Have you ever been faced with a situation that you didn’t expect? A disappointment, a cancellation, a set back?
We all have at some point in our lives and it’s how we deal with these situations that can either trigger a full on stress response OR a “let it roll off” you attitude.
This happened to me recently when I got news that a course I had been really looking forward to taking was going to be cancelled/postponed.
My initial reaction was “Oh no! I was really looking forward to taking that course” and then I let my feelings run away with me for a moment. I headed down that old familiar slippery slope of being on the defensive and making a rash decision without having all the facts.
I sat with this for a while, observing my behaviour and I found it very interesting, like looking at myself sitting across the table, observing what my mind was telling me and what was actually true.
When something comes out you out of the blue our bodies “usually” go into the stress response, digestion stops, there’s a shot of adrenaline, the cortisol spikes and we might feel shaky or get hot – its a physical reaction.
We know it’s happening if we are in tune with our bodies, if we have lost touch with our bodies and its sensations we might not register that we are having a stress response. If we are in constant chronic stress this becomes our new normal so our senses can be dulled.
By being able to observe our response to stress we can minimize the impact it has on our minds and bodies. Breathing is key here, just simply focusing on deep breaths can dramatically reduce the stress response and flood the body with calming thoughts and oxygen.
Here’s what I do now when these types of situations happen:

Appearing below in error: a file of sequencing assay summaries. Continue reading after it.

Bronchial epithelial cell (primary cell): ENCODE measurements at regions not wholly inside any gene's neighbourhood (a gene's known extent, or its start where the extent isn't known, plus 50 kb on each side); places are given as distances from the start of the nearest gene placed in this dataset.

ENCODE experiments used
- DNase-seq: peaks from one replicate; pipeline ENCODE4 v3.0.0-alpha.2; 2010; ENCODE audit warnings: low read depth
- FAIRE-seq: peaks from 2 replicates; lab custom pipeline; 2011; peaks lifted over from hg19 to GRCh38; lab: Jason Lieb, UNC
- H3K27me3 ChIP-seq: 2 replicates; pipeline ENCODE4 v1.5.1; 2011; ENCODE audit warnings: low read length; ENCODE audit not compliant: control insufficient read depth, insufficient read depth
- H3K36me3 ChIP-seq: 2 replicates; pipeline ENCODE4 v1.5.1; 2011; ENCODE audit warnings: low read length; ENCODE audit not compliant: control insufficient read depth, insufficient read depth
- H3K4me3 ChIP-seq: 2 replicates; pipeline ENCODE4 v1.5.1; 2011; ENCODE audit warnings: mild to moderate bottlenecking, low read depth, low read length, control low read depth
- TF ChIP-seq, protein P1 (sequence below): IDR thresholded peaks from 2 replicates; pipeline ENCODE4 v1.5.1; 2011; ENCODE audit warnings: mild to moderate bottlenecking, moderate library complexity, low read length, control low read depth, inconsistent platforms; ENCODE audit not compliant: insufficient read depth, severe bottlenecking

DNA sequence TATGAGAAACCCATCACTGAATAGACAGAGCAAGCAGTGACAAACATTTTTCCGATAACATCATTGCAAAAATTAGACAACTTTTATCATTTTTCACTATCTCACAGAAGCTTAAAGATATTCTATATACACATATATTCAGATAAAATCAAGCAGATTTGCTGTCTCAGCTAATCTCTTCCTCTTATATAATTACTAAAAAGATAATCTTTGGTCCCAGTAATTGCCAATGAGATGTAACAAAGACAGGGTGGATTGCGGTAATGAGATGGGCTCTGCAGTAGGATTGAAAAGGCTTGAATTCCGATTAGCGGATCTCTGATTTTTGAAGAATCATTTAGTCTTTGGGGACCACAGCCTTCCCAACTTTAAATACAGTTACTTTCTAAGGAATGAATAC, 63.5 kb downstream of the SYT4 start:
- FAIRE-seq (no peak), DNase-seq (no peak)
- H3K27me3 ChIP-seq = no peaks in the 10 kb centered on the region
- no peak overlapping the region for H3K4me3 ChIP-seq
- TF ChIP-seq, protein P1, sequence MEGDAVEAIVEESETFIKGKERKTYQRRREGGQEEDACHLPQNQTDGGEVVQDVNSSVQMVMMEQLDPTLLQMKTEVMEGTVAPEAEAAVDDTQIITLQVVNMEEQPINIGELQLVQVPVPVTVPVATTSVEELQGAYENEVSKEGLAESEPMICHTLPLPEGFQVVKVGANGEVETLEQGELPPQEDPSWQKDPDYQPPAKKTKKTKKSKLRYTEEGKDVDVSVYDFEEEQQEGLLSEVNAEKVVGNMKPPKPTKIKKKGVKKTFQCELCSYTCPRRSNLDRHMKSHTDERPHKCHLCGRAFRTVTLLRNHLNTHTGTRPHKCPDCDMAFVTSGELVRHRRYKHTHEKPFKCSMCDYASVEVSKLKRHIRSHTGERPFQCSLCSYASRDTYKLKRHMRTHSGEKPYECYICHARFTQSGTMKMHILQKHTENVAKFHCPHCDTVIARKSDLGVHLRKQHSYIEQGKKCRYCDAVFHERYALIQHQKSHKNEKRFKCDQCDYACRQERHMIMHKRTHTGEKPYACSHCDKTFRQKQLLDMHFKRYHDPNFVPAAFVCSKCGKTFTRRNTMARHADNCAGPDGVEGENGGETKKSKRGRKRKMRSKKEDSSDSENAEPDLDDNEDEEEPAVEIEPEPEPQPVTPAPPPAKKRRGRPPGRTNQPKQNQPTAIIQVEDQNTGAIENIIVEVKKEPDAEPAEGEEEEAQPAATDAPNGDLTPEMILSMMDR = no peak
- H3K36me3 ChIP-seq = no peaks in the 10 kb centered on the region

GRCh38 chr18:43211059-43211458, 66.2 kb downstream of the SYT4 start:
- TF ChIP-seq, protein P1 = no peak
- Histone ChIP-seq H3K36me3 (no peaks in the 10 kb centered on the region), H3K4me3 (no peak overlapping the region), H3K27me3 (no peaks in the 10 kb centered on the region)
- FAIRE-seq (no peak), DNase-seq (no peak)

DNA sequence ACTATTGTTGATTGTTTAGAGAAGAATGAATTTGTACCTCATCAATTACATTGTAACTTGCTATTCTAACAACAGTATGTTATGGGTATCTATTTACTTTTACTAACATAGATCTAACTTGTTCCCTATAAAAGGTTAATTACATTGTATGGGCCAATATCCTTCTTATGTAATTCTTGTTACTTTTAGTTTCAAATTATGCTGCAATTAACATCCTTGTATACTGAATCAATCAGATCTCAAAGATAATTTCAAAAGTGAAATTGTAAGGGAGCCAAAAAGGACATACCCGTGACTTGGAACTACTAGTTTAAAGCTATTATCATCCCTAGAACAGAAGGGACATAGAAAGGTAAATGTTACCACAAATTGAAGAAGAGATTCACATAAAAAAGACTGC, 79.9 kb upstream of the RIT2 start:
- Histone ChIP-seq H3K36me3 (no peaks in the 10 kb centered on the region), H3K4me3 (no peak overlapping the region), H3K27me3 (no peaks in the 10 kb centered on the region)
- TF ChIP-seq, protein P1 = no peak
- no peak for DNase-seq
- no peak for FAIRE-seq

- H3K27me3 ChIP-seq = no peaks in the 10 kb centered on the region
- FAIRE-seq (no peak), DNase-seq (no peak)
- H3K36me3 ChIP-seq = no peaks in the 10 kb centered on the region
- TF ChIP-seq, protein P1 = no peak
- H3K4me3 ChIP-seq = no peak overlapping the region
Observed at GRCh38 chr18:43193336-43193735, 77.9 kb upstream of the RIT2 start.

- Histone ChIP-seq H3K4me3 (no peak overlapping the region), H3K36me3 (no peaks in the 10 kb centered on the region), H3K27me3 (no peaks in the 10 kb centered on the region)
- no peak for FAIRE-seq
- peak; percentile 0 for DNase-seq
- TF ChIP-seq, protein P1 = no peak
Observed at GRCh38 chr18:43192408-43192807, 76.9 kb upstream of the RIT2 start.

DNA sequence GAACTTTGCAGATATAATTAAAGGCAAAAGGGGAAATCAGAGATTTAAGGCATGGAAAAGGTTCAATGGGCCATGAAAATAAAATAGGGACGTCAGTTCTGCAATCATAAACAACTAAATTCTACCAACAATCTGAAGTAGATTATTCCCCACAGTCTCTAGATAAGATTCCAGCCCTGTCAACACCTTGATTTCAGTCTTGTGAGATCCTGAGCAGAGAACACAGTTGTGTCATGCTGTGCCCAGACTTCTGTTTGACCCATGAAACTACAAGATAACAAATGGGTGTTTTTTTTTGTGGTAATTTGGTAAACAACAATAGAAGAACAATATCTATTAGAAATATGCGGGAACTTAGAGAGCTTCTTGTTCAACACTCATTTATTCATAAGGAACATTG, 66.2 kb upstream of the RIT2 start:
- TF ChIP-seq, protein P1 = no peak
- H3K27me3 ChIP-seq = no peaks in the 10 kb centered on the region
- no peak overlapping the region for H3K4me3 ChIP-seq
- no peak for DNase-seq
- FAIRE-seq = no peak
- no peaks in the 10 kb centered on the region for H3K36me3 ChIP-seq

- Stop what you’re doing and breath!
- Don’t make rash decisions
- Do your research – it might work out better than you thought possible
What I’ve found is key is to stop, take stock and stop the rush of thoughts that are invading your head space and most importantly breath. When we are in stressful situations we often forget to breath and end up shallow breathing which makes our blood pressure go up.
By sitting with the situation or any possible decision, giving yourself time to digest it and not make rash decisions you might later regret gives you the headspace to get rid of the initial reactions (which are usually primarily fear based) and give you time for your emotions to settle down again.
Research your options (if that needs to be done). When I got the notification that the program was cancelled, I was able to move it to another date that after doing some research on something else I was planning, actually worked out beautifully. I was able to do more of what I wanted to do instead of less, just by moving the program to a later day.
I am a firm believer that things happen for a reason, there’s a bigger plan in place and now I find myself shouting “plot twist” when things sometimes don’t go to “my” plan.
How do you deal with sudden changes of plan? Do you roll with the punches and take time to access the situation or do you react first and think later?
Leave us a comment below as we would love to know your thoughts.
Love Maggie & Sally
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